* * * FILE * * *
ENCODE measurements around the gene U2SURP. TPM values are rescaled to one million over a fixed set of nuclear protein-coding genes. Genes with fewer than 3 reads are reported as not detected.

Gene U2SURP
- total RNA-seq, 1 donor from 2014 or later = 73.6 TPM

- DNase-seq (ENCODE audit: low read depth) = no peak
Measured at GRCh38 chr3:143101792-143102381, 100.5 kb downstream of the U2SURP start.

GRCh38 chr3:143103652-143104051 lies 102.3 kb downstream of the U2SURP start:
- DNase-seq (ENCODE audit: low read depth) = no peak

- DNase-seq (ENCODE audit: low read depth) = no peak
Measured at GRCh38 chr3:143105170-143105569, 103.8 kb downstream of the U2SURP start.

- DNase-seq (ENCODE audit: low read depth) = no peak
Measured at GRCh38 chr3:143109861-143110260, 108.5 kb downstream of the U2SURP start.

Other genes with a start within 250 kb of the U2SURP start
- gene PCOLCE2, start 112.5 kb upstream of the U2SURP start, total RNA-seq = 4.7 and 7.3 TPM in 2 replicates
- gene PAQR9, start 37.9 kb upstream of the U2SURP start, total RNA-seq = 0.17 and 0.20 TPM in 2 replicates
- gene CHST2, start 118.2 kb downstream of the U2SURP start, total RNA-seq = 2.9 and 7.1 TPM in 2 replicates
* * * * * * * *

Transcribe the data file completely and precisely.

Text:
ENCODE measurements around the gene U2SURP. TPM values are rescaled to one million over a fixed set of nuclear protein-coding genes. Genes with fewer than 3 reads are reported as not detected.

Gene U2SURP
- total RNA-seq, 1 donor from 2014 or later = 73.6 TPM

- DNase-seq (ENCODE audit: low read depth) = no peak
Measured at GRCh38 chr3:143101792-143102381, 100.5 kb downstream of the U2SURP start.

GRCh38 chr3:143103652-143104051 lies 102.3 kb downstream of the U2SURP start:
- DNase-seq (ENCODE audit: low read depth) = no peak

- DNase-seq (ENCODE audit: low read depth) = no peak
Measured at GRCh38 chr3:143105170-143105569, 103.8 kb downstream of the U2SURP start.

- DNase-seq (ENCODE audit: low read depth) = no peak
Measured at GRCh38 chr3:143109861-143110260, 108.5 kb downstream of the U2SURP start.

Other genes with a start within 250 kb of the U2SURP start
- gene PCOLCE2, start 112.5 kb upstream of the U2SURP start, total RNA-seq = 4.7 and 7.3 TPM in 2 replicates
- gene PAQR9, start 37.9 kb upstream of the U2SURP start, total RNA-seq = 0.17 and 0.20 TPM in 2 replicates
- gene CHST2, start 118.2 kb downstream of the U2SURP start, total RNA-seq = 2.9 and 7.1 TPM in 2 replicates